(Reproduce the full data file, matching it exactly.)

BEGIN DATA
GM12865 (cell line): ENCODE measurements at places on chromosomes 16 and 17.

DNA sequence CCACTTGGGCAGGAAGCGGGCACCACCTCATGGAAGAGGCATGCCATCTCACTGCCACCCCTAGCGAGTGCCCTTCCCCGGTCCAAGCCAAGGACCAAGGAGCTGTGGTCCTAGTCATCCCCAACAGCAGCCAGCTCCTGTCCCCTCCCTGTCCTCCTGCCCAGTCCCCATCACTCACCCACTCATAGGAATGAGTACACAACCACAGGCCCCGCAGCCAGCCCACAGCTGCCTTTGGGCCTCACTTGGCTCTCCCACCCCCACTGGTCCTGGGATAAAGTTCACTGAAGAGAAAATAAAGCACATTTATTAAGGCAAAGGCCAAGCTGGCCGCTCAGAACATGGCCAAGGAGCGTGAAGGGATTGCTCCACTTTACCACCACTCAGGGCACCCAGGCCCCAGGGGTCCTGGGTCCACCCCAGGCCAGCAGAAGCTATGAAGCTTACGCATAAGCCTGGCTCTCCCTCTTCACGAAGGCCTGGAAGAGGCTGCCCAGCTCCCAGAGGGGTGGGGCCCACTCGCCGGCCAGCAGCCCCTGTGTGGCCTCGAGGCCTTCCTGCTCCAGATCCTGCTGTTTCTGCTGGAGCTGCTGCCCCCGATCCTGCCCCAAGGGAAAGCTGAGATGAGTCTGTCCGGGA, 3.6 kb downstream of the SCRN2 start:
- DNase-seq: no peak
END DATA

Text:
GM12865 (cell line): ENCODE measurements at places on chromosomes 16 and 17.

DNA sequence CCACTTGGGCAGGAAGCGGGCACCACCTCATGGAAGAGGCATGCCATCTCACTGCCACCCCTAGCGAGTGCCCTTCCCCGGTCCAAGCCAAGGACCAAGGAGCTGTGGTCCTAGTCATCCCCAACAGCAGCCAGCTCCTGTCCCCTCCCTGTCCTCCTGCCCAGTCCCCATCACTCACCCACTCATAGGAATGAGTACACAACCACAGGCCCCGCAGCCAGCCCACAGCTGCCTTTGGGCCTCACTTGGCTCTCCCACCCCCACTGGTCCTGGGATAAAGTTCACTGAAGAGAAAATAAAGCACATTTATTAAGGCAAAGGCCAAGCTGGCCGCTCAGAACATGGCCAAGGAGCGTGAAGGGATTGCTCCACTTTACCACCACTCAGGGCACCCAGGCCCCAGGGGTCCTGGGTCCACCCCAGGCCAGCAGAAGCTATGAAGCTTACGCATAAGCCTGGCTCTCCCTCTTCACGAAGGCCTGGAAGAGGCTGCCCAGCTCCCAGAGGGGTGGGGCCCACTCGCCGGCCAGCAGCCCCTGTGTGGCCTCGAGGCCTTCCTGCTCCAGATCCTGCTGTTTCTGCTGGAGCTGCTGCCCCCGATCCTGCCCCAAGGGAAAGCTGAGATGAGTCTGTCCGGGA, 3.6 kb downstream of the SCRN2 start:
- DNase-seq: no peak